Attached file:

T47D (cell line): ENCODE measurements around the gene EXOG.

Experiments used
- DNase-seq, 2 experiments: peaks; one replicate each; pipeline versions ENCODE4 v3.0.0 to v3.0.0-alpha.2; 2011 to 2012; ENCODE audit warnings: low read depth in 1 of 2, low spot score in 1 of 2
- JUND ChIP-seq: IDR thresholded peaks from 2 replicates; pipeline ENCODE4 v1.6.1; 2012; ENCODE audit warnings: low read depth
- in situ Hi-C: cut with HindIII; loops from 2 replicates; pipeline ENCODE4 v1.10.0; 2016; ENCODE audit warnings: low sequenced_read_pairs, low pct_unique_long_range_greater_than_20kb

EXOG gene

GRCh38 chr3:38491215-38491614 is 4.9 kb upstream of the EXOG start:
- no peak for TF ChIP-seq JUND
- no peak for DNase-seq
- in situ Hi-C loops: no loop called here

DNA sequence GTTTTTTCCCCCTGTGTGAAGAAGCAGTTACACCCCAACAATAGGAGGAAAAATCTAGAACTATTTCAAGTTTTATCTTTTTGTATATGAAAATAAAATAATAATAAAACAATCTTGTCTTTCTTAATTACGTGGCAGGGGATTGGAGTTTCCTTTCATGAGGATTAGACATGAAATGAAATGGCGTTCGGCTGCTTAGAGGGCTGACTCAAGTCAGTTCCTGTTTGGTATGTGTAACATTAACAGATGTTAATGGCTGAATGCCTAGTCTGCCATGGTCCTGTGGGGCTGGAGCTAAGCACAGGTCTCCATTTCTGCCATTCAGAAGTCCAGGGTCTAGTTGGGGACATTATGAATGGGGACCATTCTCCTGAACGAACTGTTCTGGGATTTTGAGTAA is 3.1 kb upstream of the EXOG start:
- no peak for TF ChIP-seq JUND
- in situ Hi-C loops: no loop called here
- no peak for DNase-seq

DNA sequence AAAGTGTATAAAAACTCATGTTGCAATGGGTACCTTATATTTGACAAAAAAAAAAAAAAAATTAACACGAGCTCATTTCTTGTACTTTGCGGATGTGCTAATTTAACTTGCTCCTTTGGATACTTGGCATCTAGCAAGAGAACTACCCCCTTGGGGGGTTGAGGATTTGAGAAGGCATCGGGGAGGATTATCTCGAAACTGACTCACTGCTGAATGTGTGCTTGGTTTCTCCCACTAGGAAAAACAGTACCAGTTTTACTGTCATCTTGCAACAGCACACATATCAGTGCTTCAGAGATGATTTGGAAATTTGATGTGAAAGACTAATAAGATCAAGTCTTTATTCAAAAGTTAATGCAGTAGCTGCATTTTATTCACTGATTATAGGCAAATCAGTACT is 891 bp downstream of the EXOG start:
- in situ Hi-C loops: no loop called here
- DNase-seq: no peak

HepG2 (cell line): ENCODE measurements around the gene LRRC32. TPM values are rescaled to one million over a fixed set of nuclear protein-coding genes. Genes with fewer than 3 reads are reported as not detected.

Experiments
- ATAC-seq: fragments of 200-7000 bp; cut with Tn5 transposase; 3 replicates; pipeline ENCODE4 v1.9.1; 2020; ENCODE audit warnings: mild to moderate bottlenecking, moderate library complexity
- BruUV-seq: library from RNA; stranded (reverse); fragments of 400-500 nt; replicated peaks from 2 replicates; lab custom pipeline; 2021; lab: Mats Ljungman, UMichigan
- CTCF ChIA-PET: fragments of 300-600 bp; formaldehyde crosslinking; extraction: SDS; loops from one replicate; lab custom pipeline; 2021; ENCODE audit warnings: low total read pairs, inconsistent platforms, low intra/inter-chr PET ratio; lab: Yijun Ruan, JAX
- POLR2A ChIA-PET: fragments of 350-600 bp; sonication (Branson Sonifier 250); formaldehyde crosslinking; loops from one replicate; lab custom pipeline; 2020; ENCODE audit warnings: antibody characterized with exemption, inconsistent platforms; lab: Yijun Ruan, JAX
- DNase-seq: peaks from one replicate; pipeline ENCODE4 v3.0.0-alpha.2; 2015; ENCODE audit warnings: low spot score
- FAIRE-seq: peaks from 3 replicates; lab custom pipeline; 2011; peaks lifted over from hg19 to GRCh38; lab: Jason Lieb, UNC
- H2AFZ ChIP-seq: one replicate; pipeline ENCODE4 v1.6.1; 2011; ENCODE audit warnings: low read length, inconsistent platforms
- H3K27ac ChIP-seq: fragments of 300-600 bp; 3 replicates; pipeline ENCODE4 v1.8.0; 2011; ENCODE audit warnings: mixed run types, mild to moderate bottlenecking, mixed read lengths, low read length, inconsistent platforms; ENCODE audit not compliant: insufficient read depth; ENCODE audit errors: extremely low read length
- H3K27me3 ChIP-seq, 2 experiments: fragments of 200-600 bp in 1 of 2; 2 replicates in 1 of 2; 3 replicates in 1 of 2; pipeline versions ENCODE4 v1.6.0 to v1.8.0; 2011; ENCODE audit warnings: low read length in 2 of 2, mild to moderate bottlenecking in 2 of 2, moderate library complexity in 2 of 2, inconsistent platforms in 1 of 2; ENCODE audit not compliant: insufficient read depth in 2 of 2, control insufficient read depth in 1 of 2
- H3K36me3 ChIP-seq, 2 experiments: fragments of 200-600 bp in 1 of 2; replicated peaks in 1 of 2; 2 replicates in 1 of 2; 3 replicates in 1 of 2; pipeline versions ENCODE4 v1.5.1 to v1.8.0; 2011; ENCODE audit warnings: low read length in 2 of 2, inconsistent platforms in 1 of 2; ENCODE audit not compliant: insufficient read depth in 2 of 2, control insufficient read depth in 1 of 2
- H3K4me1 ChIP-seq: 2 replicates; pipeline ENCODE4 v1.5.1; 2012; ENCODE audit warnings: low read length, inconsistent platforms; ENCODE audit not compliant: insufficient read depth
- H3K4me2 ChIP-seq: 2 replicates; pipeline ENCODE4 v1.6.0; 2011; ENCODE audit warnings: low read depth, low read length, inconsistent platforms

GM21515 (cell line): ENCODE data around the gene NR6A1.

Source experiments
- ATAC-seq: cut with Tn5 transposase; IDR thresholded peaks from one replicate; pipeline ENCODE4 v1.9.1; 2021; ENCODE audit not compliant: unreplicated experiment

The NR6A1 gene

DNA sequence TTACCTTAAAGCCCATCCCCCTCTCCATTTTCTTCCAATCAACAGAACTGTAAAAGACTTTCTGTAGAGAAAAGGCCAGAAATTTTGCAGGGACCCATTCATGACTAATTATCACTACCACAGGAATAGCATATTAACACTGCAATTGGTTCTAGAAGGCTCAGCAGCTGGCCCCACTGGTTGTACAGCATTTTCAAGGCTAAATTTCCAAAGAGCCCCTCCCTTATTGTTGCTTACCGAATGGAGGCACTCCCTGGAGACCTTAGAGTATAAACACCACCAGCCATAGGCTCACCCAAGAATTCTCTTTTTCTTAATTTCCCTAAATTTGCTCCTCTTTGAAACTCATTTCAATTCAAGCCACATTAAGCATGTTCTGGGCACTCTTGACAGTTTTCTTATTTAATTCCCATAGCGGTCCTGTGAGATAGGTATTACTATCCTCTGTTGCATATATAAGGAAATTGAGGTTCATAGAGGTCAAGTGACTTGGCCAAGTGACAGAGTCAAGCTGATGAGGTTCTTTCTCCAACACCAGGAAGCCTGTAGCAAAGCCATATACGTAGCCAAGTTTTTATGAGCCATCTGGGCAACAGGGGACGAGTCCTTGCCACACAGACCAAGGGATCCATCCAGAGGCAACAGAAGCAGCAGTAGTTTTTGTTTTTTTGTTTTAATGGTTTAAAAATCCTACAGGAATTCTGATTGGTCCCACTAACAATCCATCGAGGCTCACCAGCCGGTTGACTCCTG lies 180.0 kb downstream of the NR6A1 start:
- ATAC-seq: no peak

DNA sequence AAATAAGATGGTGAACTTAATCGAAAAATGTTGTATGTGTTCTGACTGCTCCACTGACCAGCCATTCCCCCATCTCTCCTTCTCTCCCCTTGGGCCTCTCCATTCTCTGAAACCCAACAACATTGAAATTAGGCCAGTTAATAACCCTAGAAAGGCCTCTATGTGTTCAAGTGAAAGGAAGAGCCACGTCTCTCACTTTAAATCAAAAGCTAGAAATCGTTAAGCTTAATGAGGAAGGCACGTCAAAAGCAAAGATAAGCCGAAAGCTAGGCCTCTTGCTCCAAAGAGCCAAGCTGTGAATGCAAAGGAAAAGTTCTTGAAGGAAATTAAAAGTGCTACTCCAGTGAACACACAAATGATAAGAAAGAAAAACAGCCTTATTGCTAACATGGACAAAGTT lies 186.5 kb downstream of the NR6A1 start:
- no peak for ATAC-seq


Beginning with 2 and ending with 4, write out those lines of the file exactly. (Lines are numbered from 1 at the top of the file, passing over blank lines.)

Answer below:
Experiments used
- DNase-seq, 2 experiments: peaks; one replicate each; pipeline versions ENCODE4 v3.0.0 to v3.0.0-alpha.2; 2011 to 2012; ENCODE audit warnings: low read depth in 1 of 2, low spot score in 1 of 2
- JUND ChIP-seq: IDR thresholded peaks from 2 replicates; pipeline ENCODE4 v1.6.1; 2012; ENCODE audit warnings: low read depth